TEMPLE TERRACE — Most residents who spoke up at a special City Council meeting last month struck a common chord: the developers' plan for residences in the $160 million downtown Temple Terrace project goes against the city's original vision.
Speaker after speaker decried the change from having retail shops on the ground floor of multifamily residence buildings, which they hoped would be condominiums. Developers instead proposed three four-story, wood-frame buildings of apartment units — not condos — and no first-floor retail shops.
Round two of the public discussion is set for Tuesday evening at the Omar K. Lightfoot Center, which was packed with vocal residents during the Feb. 16 meeting. Council members aren't set to vote on the matter next week; they will hear the results of discussions between city planners and the developers trying to resolve differences.
The city's community development director, Charles W. Stephenson, objected to the plans from the main developer, Vlass Temple Terrace LLC and apartment builder Inland Atlantic Development. The project "lacks the vision and expectations of the original concept,'' he said.
"You feel like it's a bait and switch,'' resident Patrick Garrett told the Tampa Bay Times this week. The Temple Terrace native and businessman, who spoke out at the last meeting, said the City Council and Vlass had agreed on a retail-residential mixed-use plan three years ago.
Though the original plan did not specify the type of residences, most residents who spoke clearly preferred condominiums. Several suggested that because renters lack a sense of ownership, they would be less likely to take care of the property. Some predicted the apartments could eventually become government-subsized, or Section 8, housing for low-income residents.
Michael Vlass, of Vlass Temple Terrace, dismissed that idea, noting the expense the developer is setting aside for trees.
"We are not thinking of Section 8,'' he told the crowd. "You think I'd spend $37,000 on two trees for Section 8 housing?''
The proposed Towne Park apartments would anchor the northeast corner of the development, which runs along 56th Street from Bullard Parkway to the Hillsborough River. The rest of the project would include a cultural arts center, the city library, other retail stores and restaurants. A Sweetbay Supermarket centers the complex.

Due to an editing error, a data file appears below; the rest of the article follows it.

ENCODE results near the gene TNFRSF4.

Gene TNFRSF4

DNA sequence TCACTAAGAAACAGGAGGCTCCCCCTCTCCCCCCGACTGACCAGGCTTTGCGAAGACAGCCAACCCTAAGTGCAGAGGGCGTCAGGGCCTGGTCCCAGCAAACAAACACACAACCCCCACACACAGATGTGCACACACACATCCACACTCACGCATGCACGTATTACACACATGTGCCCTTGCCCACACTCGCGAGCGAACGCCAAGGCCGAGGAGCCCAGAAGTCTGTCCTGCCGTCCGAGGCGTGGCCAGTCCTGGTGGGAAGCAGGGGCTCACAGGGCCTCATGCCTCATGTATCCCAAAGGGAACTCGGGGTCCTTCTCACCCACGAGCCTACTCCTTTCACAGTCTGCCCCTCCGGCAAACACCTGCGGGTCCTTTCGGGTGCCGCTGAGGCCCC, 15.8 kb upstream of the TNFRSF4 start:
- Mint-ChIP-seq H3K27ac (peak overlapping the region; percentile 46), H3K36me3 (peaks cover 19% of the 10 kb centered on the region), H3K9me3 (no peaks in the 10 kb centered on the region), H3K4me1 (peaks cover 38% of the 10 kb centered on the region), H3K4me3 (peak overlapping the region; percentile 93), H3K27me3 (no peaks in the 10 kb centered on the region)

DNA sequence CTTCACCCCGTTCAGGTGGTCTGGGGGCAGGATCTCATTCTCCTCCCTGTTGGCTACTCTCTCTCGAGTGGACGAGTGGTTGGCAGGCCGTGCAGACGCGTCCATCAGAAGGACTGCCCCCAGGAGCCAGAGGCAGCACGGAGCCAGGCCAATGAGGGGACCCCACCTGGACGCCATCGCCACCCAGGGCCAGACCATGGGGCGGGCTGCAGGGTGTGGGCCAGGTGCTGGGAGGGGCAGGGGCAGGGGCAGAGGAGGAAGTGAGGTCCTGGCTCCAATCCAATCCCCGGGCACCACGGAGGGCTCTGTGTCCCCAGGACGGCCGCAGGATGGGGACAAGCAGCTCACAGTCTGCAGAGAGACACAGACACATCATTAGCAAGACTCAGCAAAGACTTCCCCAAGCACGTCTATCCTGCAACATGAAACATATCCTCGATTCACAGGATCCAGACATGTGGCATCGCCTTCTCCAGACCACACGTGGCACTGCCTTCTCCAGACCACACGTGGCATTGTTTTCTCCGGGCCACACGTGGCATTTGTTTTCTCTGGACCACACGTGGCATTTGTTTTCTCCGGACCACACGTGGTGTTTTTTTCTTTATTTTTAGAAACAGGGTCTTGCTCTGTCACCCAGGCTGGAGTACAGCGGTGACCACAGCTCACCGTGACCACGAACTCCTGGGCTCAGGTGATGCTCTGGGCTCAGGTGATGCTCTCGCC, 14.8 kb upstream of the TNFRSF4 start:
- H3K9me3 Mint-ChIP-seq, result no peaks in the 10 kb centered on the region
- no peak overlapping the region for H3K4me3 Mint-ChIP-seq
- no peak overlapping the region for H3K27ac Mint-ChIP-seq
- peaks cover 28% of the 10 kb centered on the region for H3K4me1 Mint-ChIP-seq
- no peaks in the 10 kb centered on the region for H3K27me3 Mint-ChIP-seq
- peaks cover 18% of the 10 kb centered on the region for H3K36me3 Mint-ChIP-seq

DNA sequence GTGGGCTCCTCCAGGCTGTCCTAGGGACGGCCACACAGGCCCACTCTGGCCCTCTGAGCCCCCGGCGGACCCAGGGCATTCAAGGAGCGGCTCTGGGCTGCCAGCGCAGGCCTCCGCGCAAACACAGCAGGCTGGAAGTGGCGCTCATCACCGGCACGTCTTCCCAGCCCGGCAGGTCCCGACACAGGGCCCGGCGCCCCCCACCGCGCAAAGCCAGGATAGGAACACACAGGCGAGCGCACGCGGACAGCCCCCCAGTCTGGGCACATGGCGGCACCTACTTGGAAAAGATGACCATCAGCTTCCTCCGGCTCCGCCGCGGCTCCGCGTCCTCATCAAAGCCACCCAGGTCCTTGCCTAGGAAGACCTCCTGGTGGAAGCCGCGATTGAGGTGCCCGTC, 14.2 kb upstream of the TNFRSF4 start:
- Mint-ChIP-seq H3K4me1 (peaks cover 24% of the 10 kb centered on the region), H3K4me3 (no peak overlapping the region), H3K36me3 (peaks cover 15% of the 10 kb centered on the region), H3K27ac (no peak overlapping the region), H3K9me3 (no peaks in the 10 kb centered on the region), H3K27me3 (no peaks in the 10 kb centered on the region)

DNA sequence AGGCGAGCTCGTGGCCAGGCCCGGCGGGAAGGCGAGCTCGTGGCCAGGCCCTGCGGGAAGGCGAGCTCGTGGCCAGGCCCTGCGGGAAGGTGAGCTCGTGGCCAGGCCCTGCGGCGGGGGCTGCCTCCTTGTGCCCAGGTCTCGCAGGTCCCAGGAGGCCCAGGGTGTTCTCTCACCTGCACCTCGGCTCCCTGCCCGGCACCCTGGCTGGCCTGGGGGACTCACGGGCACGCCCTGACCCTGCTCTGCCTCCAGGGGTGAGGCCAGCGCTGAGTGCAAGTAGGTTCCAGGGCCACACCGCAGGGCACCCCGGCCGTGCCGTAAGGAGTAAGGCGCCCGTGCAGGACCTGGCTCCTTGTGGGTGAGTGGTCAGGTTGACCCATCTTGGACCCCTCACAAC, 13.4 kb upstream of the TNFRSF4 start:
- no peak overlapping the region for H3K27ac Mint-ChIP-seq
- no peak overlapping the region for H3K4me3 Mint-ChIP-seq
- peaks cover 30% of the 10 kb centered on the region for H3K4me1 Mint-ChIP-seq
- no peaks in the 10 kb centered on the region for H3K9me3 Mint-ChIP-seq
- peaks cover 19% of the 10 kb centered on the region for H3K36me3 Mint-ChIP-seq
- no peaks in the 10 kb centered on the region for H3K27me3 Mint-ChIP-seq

Vlass and Barry Lazarus of Inland told the council that they had to build apartment buildings because the condominium market remains depressed. They also said that they couldn't get financing for mixed-use, residential-retail buildings because lenders view them as risky investments.
"I'd like to see the list of those that turned them down,'' resident Tom Veit said this week. Veit, also a lifelong Temple Terrace resident, spoke out at the last meeting, too.
He complained that the planned one- and two-bedroom apartments look too small. "It really looks like student housing.''
Plus, building the apartments of wood, he said, would make it more difficult to later convert them to condominiums, a possibility that's been mentioned.
"The whole idea was to create an environment with a more family, more residential atmosphere,'' Veit says. "That's been thrown away.''
If the council needs to wait until the condominium market improves, then it should, Veit said. "Temple Terrace already has a large abundance of apartments.''
Other contentious issues that may be raised Tuesday include: a proposed fence around the apartment buildings; a lack of sufficient parking; and the proposal to reroute a service road from behind the apartments, having trucks instead drive through the center of the development.
Philip Morgan can be reached at email@example.com. or (813) 226-3435.